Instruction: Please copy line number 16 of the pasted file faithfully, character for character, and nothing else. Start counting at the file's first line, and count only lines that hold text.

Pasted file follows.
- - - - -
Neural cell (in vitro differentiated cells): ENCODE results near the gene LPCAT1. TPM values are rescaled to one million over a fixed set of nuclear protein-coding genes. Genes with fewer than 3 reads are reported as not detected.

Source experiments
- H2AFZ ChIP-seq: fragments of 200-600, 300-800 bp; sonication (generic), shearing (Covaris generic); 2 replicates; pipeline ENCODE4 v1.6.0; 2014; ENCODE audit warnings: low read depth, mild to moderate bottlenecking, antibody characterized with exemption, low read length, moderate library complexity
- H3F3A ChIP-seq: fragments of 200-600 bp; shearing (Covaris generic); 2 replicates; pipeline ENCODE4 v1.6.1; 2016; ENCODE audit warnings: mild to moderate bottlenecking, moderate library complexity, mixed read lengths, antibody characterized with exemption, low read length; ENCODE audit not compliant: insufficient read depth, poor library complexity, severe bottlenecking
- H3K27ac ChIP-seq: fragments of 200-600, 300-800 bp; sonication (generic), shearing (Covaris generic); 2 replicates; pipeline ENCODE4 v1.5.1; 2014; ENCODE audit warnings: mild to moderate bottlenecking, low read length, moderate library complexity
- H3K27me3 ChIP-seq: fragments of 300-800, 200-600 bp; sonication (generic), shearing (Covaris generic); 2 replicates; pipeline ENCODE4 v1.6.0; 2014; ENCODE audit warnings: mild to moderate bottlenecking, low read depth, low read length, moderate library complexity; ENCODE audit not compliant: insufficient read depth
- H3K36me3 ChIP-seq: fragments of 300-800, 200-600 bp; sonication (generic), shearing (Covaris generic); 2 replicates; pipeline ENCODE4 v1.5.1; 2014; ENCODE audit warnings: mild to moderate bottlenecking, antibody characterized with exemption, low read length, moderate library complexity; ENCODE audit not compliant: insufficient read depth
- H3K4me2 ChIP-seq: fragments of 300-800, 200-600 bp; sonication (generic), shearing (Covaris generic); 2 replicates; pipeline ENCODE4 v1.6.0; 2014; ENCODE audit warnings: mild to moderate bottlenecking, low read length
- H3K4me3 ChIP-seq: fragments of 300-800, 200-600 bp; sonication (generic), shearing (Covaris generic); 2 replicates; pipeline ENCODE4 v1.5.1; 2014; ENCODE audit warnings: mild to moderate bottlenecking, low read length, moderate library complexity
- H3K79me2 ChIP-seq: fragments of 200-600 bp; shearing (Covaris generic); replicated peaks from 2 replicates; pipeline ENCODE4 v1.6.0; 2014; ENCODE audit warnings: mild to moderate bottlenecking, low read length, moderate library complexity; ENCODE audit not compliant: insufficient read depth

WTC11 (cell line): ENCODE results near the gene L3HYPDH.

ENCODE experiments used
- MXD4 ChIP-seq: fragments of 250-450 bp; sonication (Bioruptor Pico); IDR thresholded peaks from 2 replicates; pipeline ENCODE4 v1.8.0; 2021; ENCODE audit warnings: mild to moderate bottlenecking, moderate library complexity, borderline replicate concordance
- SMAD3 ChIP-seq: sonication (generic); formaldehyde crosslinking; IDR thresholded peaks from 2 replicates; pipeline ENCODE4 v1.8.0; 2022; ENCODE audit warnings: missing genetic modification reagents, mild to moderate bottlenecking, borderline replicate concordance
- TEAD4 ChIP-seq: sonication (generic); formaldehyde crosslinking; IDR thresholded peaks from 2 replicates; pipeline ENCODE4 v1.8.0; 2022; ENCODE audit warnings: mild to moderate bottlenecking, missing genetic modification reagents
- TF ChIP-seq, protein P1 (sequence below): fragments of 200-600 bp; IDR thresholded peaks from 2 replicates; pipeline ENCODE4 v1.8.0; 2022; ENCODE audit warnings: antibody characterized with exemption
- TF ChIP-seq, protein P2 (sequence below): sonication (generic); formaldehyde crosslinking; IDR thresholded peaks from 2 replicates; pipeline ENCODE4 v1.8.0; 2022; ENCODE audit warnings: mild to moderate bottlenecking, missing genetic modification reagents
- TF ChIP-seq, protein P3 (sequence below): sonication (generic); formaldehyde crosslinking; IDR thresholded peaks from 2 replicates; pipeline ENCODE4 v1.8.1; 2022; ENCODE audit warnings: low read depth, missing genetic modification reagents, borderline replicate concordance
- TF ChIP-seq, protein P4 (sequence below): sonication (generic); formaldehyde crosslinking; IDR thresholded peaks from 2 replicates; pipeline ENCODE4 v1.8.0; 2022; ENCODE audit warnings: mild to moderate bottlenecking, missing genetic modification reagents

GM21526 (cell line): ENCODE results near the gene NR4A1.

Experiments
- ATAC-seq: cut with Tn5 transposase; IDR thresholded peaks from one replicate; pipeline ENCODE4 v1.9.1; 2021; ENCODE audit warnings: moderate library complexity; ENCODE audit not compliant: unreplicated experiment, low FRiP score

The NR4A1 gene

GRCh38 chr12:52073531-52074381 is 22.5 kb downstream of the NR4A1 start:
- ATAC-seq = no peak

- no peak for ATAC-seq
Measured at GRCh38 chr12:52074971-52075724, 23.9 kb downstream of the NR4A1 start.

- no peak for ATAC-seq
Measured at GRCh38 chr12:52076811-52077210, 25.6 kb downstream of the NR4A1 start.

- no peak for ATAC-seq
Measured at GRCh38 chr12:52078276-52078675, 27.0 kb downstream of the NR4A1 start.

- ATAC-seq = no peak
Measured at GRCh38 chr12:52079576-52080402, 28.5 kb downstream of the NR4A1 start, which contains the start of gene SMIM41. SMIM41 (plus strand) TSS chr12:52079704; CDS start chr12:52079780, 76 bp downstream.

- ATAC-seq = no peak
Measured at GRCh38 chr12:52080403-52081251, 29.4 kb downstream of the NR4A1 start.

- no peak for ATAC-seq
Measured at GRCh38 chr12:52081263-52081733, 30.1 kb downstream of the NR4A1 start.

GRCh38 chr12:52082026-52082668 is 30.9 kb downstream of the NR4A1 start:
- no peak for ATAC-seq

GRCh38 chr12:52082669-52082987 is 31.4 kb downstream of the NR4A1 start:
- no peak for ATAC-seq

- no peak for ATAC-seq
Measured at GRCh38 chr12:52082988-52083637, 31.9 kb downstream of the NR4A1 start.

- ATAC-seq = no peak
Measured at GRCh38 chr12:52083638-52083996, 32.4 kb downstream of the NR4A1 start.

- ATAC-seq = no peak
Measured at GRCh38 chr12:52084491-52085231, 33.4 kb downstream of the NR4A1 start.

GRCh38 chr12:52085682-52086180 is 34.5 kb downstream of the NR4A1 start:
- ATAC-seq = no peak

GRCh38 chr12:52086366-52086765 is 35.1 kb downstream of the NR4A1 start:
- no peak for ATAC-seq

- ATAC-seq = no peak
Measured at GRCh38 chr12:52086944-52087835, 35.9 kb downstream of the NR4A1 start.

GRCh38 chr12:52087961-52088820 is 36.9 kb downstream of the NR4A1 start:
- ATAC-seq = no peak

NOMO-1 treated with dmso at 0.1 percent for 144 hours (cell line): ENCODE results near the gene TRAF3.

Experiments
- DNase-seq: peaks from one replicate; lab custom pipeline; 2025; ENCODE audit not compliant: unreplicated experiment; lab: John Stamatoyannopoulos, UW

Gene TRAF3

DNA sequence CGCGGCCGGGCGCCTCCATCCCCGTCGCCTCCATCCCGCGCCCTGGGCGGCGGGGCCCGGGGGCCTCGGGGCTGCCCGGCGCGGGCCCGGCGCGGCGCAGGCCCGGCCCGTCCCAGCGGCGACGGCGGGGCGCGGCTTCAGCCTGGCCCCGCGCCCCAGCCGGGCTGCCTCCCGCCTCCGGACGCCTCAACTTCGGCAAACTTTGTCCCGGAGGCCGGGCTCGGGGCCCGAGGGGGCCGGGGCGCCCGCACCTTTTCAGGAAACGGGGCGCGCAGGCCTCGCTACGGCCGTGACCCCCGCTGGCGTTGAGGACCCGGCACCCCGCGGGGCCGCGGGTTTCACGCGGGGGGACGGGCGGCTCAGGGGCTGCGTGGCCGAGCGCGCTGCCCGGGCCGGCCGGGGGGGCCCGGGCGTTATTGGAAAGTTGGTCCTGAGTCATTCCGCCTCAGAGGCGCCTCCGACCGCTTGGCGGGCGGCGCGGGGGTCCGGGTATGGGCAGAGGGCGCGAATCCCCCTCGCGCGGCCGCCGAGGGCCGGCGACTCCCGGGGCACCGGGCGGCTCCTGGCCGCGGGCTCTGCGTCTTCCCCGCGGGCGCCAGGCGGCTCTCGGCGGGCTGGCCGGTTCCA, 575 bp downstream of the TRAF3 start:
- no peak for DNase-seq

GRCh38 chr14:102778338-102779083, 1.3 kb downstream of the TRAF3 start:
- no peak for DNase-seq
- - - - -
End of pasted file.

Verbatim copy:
- TF ChIP-seq, protein P1 (sequence below): fragments of 200-600 bp; IDR thresholded peaks from 2 replicates; pipeline ENCODE4 v1.8.0; 2022; ENCODE audit warnings: antibody characterized with exemption